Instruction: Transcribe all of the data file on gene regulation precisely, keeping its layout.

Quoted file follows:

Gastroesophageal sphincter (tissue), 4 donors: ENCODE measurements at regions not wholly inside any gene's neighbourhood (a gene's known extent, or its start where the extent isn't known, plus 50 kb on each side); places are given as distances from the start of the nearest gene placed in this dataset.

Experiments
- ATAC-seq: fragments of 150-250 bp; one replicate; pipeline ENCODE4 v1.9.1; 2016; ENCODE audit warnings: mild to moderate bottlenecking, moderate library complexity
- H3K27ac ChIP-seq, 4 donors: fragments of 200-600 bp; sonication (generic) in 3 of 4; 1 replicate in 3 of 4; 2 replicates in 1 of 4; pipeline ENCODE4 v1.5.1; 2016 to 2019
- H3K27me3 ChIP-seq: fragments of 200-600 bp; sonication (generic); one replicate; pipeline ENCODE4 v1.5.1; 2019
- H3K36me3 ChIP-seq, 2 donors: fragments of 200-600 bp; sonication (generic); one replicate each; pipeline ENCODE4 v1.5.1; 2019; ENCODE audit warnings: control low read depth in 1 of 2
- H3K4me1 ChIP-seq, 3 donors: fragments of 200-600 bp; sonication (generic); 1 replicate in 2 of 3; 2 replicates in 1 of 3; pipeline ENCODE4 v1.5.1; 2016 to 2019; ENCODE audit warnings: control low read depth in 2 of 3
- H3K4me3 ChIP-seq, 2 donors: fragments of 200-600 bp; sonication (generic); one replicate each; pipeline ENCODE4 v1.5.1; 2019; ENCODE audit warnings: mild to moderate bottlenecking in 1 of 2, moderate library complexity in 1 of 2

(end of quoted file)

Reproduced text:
Gastroesophageal sphincter (tissue), 4 donors: ENCODE measurements at regions not wholly inside any gene's neighbourhood (a gene's known extent, or its start where the extent isn't known, plus 50 kb on each side); places are given as distances from the start of the nearest gene placed in this dataset.

Experiments
- ATAC-seq: fragments of 150-250 bp; one replicate; pipeline ENCODE4 v1.9.1; 2016; ENCODE audit warnings: mild to moderate bottlenecking, moderate library complexity
- H3K27ac ChIP-seq, 4 donors: fragments of 200-600 bp; sonication (generic) in 3 of 4; 1 replicate in 3 of 4; 2 replicates in 1 of 4; pipeline ENCODE4 v1.5.1; 2016 to 2019
- H3K27me3 ChIP-seq: fragments of 200-600 bp; sonication (generic); one replicate; pipeline ENCODE4 v1.5.1; 2019
- H3K36me3 ChIP-seq, 2 donors: fragments of 200-600 bp; sonication (generic); one replicate each; pipeline ENCODE4 v1.5.1; 2019; ENCODE audit warnings: control low read depth in 1 of 2
- H3K4me1 ChIP-seq, 3 donors: fragments of 200-600 bp; sonication (generic); 1 replicate in 2 of 3; 2 replicates in 1 of 3; pipeline ENCODE4 v1.5.1; 2016 to 2019; ENCODE audit warnings: control low read depth in 2 of 3
- H3K4me3 ChIP-seq, 2 donors: fragments of 200-600 bp; sonication (generic); one replicate each; pipeline ENCODE4 v1.5.1; 2019; ENCODE audit warnings: mild to moderate bottlenecking in 1 of 2, moderate library complexity in 1 of 2